an increase in vine length with increasing water rate (Table 5).

Data obtained in these experiments indicate that the effluent water
utilized as the irrigation source was not damaging to the 4 fern cultivars
utilized or to Epipremnum. Because a specific effluent water source was
utilized in these experiments, the chemical constituents are listed in
Table 6. The absence of priority pollutants in the wastewater utilized is
fairly typical of effluent from non-industrial areas and should not present
problems for producers. Wastewater utilized was of advanced secondary
quality, but water to be supplied to growers will meet tertiary standards,
which are higher. However, it is possible that other effluent water
sources may be damaging to ferns, depending on source and level of treat-
ment.

Increasing frequency of water application was beneficial to ferns and
Epipremnum. Improvement in growth rate of Nephrolepis has been reported
previously (1), but not with as many cultivars under similar conditions.
These data indicate that improvement in growth and turnover rate can be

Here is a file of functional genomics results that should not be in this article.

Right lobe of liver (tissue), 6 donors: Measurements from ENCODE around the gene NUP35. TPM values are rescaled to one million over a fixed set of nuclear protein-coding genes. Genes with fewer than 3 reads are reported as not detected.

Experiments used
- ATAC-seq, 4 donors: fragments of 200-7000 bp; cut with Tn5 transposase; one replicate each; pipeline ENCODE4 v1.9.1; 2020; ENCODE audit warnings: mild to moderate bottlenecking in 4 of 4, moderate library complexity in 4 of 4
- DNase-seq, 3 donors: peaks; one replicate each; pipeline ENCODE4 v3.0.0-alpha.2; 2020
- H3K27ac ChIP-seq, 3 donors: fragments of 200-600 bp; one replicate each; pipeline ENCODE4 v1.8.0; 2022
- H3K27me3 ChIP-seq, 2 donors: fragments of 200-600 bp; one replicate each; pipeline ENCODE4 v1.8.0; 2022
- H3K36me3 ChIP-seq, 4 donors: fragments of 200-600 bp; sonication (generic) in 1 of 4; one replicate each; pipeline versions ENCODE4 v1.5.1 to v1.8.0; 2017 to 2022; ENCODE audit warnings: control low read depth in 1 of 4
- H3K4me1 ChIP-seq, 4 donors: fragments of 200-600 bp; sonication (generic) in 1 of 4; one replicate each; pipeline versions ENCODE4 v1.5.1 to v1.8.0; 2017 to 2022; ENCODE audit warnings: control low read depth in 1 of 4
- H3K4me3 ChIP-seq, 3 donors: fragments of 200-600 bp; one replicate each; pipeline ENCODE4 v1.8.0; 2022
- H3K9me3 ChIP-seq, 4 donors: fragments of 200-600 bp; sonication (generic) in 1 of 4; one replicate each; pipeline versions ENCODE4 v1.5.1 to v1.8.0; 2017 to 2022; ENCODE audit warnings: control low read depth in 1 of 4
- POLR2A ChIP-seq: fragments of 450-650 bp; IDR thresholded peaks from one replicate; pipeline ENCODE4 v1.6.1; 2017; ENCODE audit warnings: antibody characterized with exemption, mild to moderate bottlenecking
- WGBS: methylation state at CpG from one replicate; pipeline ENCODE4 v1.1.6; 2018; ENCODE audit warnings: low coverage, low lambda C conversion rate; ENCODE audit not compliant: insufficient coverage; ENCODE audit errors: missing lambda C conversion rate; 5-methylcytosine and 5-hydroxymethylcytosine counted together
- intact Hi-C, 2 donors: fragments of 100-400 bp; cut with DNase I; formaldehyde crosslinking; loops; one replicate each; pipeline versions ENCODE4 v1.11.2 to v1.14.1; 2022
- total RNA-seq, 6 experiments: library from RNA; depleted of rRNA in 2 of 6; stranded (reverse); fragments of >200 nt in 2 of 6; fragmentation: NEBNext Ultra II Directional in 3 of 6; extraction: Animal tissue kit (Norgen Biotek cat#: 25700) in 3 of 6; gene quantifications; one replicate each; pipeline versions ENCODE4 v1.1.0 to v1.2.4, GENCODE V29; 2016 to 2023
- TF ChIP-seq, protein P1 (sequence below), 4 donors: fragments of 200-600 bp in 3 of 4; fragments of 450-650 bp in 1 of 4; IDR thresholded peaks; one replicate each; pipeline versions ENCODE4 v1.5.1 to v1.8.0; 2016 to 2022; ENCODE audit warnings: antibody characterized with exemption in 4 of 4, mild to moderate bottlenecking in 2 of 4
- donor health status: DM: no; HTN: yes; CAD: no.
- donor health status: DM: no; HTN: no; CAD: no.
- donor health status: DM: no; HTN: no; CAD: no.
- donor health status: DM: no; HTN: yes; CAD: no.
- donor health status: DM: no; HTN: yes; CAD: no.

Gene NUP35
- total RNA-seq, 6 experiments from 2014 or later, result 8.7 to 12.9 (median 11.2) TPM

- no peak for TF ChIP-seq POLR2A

achieved by irrigating Boston fern cultivars even when they do not appear
to need water.









Literature Cited


1. Conover, C. A. and
quinquenervia as a
of foliage plants.


R. T. Poole. 1983. Utilization of Melaleuca
potting medium component for greenhouse production
HortScience 18:886-888.


2. Conover, C. A. and R. T. Poole. 1981. Light and fertilizer
recommendations for production of acclimatized potted foliage plants.
Univ. of Fla., IFAS, ARC-Apopka Research Report RH-81-1.





Table 1. Height (cm) of Nephrolepis exaltata cultivars grown using
different water sources and rates.

Cultivars


Bostoniensis Compacta Florida Ruffle Rooseveltii

Treatment 10 wks 16 wks 10 wks 16 wks 10 wks 16 wks 10 wks 16 wks


Water source

Deionized 38.0az 42.3a 29.6a 34.0a 32.3a 41.0a 37.3a 46.5a
Deep well 38.8a 42.1a 30.2a 33.1a 34.8a 41.5a 35.1a 46.0a
Sewage effluent 35.8a 42.4a 31.9a 34.7a 32.4a 39.3a 34.2a 43.8a

Water rate

2 times/wk 35.8a 39.4a 28.4a 32.1a 30.7a 37.5a 33.5a 42.2a
4 times/wk 39.3b 45.1b 32.7b 35.8b 35.6b 43.7b 37.6b 48.7b


ZMean separation within columns and
multiple range test, 5% level.


treatment categories by Duncan's